Type of Publication
Year of Publication
2007
Authors

J. Suzuki; Y. Tamura; K. Hayano; K. Oshino; S. Watanabe

Abstract

Fuel cell vehicles represent a new system, and their safety has not yet been fully proved comparing with present automobile. Thorough safety evaluation is especially needed for the fuel system, which uses hydrogen as fuel, and the electric system, which uses a lot of electricity. The fuel cell stacks that are to be loaded on fuel cell vehicles generate electricity by reacting hydrogen and oxygen through electrolytic polymer membranes which is very thin. The safety of the fuel and electric systems should also be assessed for any abnormality that may be caused by electrolytic polymer membranes for any reasons. The purpose of our tests is to collect basic data to ultimately establish safety standards for fuel cell stacks. Methanol pool flame exposure tests were conducted on stationary use fuel cell stacks of two 200W to evaluate safety in the event of a fire. Small parts of the separators spattered in one flame exposure the test and the depression of separators by combustion was observed in another one. However, no abnormalities, such as explosion caused by reaction hydrogen gas and oxygen in air or electrical short-circuiting, were observed in either test. And, also the gas analysis were also conducted on combustion gases of the materials of the fuel cell stack, the high-pressure fuelg the gases specified by the American Conference of Governmental Industrial Hygienists (ACGIH) as being harmful to human health, including 21 components of available standard gas as well as carbon monoxide and carbon dioxide. A high concentration (696 ppm) of sulfur dioxide was detected in combustion gas from the ion exchange membrane. This was dependent on the inclusion of sulfur trioxide in the ion-exchange membrane and the change into sulfur dioxide by the burning reaction. Gases with concentrations exceeding the concentration American Conference of Governmental Industrial Hygienists (ACGIH) were also detected in the combustion gases from the O ring, gasket, low-voltage and high-voltage electric wires, and high-pressure fuel tank. However, it did not reach a concentration level that would immediately threaten human life.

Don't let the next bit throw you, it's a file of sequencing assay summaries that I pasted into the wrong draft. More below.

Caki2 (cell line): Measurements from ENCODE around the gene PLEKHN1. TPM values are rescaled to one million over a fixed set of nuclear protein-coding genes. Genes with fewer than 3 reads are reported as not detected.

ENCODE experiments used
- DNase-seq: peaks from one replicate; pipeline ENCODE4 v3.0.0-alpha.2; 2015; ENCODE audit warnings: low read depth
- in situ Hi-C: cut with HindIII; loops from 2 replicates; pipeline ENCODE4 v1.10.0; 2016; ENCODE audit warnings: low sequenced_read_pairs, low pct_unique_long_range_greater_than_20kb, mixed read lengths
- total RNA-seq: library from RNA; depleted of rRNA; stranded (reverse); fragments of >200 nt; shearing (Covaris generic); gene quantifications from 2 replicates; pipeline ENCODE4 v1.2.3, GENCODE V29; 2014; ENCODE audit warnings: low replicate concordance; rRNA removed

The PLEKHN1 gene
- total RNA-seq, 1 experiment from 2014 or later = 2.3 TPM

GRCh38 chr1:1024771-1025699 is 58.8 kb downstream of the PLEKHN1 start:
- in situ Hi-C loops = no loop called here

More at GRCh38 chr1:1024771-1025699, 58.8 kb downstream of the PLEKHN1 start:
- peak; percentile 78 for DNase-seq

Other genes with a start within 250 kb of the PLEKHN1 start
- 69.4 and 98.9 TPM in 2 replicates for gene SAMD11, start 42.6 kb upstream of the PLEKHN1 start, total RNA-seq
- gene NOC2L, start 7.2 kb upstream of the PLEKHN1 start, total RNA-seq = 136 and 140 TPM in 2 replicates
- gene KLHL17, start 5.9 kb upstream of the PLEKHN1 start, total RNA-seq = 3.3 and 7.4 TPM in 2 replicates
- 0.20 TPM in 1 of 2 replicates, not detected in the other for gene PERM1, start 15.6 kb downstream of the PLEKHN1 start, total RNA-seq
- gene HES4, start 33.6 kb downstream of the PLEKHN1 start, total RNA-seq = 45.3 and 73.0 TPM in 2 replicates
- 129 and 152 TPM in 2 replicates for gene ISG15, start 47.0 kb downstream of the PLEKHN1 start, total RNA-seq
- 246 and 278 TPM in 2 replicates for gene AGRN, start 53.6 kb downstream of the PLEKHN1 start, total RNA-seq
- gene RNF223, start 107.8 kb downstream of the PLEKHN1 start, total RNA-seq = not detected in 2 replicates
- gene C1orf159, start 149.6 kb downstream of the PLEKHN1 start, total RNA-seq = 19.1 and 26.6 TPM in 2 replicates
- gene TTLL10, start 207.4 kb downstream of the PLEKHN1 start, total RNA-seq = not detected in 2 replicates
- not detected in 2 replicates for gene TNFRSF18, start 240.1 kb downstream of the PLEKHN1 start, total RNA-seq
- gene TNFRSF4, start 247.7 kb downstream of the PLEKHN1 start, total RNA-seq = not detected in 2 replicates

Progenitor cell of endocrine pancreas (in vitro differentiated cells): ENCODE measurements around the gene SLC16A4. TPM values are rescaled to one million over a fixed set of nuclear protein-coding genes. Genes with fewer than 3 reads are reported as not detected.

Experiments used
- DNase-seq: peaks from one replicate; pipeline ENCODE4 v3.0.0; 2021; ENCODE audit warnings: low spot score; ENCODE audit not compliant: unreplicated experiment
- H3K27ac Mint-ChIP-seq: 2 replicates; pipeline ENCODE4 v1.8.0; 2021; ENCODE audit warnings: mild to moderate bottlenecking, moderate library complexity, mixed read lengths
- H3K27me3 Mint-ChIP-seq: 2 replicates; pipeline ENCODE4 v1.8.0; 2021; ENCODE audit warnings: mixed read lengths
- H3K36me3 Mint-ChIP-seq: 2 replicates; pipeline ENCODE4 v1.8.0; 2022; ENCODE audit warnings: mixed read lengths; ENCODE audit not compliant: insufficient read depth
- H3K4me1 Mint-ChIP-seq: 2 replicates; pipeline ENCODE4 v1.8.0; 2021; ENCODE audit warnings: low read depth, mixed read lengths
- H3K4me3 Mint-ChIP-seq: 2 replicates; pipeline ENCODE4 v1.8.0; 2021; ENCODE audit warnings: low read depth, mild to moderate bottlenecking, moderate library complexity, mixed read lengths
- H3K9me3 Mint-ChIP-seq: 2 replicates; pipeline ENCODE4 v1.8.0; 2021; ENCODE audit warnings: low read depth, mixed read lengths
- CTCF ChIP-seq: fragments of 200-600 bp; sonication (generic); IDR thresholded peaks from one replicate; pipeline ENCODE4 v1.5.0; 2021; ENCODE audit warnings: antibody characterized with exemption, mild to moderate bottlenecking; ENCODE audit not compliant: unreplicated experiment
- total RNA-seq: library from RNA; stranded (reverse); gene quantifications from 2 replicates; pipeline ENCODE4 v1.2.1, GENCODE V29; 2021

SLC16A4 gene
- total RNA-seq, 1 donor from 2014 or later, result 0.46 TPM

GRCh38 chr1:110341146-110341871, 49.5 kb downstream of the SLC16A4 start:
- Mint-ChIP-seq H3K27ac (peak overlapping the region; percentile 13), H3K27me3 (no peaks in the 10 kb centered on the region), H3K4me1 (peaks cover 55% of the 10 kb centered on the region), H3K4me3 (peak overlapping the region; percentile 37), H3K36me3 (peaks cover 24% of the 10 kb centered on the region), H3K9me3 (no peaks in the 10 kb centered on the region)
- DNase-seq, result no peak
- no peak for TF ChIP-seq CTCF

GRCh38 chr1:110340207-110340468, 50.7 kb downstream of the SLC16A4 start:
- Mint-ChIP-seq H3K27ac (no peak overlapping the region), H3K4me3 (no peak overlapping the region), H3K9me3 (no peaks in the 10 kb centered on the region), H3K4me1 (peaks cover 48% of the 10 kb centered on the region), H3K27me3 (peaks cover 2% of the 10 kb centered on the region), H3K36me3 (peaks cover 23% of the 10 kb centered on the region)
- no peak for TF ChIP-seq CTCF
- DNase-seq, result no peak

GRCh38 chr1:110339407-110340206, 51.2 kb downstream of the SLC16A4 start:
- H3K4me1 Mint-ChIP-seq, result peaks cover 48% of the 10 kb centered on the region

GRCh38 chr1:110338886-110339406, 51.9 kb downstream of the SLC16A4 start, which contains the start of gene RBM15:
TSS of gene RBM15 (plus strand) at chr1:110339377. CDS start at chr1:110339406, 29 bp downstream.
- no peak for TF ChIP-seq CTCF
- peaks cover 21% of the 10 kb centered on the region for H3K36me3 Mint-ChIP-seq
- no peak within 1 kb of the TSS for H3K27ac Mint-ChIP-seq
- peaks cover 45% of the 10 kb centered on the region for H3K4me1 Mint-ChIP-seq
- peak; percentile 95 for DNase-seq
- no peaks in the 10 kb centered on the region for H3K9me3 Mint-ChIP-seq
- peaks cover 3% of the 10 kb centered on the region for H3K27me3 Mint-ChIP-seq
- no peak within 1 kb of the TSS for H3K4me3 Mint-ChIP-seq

Pagination

61-68